Fifty-two percent of U.S. respondents work for publicly-held companies; a similar percentage represent companies with gross revenues of $1 billion or more. Of the remainder, 28% were middle-market firms with sales between $100 million and $999 million and 22% had less than $100 million in revenues. The survey breaks down results into 13 different industry sectors, including energy, manufacturing, financial services, retail/wholesale, technology/communications, engineering/construction, health care and pharmaceutical, real estate, insurance and education, as well as non-profit organizations and trade associations.
As in past years, Fulbright asked law departments to identify their greatest concerns on the litigation front – a challenging task given the breadth of lawsuits faced. Despite the recent heat generated by investigations into stock options backdating, companies say their No.1 litigation fear stems from labor and employment claims, followed by old-fashioned contract disputes, and ahead of regulatory actions, patent and other intellectual property suits, and class actions.
“Fundamental Part of American Business”
“Perhaps even more than our two previous studies, our new survey reveals how thoroughly litigation is woven into U.S. corporate culture – the sheer number of cases and huge slice of spending taken up by lawsuits make abundantly clear that litigated disputes are a fundamental part of doing business,” said Stephen C. Dillard, chair of Fulbright & Jaworski’s global litigation practice.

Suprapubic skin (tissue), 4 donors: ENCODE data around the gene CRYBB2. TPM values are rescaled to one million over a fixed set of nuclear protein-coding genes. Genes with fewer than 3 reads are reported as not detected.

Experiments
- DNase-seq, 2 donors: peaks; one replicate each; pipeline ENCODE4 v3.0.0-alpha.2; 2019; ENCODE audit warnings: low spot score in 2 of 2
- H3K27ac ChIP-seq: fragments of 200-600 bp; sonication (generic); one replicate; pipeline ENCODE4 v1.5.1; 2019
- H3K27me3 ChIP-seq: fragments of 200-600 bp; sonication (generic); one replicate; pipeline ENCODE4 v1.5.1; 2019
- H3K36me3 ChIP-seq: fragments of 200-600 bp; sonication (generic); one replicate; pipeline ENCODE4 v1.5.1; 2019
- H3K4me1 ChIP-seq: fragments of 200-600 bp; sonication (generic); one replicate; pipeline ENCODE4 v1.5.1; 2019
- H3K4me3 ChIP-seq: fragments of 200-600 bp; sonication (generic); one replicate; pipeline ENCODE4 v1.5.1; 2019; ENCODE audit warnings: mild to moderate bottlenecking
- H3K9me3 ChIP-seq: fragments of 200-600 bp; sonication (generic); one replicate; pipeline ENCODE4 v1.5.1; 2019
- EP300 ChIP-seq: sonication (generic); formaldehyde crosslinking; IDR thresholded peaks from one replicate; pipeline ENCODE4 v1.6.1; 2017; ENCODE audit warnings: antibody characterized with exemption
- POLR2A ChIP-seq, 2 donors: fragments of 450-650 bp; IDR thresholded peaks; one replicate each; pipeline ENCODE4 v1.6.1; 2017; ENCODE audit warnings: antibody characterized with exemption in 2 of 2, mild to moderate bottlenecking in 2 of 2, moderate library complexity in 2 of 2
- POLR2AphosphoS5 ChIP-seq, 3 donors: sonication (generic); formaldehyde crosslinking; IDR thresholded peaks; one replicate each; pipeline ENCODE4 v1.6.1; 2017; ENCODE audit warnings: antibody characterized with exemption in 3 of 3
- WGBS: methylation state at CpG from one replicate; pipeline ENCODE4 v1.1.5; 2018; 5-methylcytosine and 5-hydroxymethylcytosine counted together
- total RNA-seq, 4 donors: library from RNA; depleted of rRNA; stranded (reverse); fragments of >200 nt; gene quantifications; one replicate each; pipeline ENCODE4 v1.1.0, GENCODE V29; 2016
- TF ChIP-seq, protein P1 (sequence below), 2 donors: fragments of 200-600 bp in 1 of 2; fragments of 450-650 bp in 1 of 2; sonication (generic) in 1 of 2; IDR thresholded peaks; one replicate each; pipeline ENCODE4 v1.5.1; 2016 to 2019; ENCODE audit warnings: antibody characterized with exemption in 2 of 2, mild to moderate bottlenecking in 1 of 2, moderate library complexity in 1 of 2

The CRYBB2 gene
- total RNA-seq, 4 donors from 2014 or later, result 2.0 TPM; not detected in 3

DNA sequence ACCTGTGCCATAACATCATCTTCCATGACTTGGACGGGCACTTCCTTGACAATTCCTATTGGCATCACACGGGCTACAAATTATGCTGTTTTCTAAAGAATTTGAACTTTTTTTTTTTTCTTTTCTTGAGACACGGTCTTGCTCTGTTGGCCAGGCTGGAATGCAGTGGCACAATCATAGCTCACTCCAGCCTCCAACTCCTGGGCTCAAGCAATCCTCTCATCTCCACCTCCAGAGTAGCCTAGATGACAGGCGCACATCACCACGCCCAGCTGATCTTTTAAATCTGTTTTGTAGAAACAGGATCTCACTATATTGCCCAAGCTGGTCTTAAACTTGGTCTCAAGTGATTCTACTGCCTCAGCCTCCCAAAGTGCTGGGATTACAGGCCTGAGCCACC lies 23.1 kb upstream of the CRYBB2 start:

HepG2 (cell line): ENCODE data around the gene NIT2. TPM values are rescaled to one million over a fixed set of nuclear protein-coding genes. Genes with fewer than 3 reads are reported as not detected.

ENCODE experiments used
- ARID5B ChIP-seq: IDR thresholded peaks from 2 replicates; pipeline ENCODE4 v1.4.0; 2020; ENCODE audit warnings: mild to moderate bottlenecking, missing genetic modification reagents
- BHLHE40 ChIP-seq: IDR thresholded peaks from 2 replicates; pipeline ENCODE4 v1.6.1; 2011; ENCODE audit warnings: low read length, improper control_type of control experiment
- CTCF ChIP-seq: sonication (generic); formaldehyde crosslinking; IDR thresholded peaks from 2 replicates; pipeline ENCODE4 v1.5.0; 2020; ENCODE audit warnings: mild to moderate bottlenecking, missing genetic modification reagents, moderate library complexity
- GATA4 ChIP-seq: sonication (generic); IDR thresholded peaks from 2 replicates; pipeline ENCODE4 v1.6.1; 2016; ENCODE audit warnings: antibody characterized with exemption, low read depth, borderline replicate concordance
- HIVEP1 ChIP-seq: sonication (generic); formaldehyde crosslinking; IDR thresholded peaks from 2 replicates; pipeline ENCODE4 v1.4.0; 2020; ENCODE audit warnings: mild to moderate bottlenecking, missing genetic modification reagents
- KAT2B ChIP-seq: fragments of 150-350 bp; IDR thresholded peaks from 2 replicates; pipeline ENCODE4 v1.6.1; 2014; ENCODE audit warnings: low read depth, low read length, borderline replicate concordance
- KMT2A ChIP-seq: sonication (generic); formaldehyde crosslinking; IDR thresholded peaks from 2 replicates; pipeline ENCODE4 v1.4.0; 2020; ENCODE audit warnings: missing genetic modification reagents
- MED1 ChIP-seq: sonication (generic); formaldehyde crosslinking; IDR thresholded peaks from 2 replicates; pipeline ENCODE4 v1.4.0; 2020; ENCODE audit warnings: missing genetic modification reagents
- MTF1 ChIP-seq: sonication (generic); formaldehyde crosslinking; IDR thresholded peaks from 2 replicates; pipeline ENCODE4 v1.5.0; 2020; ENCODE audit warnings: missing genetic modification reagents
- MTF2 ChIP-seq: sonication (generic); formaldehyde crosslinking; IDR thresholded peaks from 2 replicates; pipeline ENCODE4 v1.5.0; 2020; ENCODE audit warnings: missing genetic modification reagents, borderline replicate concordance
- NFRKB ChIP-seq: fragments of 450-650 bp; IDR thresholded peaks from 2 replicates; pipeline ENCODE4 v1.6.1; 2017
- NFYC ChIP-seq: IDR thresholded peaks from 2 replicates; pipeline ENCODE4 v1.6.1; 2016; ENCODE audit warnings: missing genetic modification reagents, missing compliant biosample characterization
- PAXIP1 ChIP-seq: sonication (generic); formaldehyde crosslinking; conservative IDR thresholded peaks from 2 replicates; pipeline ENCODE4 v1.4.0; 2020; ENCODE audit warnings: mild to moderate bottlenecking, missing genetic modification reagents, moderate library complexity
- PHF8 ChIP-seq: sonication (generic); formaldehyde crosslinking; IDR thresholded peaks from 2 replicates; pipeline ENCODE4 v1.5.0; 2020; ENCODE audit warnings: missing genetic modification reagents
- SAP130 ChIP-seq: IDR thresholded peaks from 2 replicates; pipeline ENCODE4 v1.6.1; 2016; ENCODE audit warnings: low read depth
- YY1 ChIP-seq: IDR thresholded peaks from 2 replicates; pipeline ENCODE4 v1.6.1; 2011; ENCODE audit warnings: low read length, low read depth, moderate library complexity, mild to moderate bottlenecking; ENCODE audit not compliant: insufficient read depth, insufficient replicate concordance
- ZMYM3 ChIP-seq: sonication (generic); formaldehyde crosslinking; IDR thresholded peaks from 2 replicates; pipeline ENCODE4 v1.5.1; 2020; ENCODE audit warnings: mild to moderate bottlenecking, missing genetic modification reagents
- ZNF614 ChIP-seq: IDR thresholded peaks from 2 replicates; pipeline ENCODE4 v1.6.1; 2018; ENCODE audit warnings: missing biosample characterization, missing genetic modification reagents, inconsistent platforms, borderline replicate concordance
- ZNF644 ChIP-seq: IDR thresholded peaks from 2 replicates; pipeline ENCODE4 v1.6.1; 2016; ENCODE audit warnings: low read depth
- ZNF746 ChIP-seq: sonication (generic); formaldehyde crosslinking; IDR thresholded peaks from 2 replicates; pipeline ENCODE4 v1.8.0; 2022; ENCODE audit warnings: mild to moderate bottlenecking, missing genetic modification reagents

“Of course, litigation is not always defensive,” he added. “The great majority of companies report initiating lawsuits in order to enforce contracts, safeguard intellectual property, block monopolistic behavior, and achieve other valid business objectives that require them to take assertive legal action.”
One of this year’s surprises, Mr. Dillard noted, was the large percentage of companies – nearly two-thirds – that had undertaken internal investigations in the past year requiring outside counsel. “Partly this is an outgrowth of our modern regulatory and enforcement climate in which companies are put on fast-track notice by government agencies that an action may be forthcoming, which prompts them to conduct a full-scale investigation,” he said.
“The surge in investigations is also an inevitable consequence of the big corporate meltdowns that have occurred in recent years,” Mr. Dillard suggested. “Management and corporate boards have become much more proactive at taking the lead in policing themselves for possible wrong-doing and potential liability. Whether borne from the fear of enforcement, litigation, or negative publicity, internal investigations are actually a means of containing future financial or reputational damage.”
Mr. Dillard took stock of the survey’s overriding purpose: “Our goal,” he said, “is to probe corporate counsels’ concerns on their most pressing litigation issues – not only about the costs and types of cases they confront most often, but attitudes toward class actions, electronic discovery and document retention, the value of arbitration in international disputes, economic issues, and of course, their views of outside counsel, which are always highly instructive.”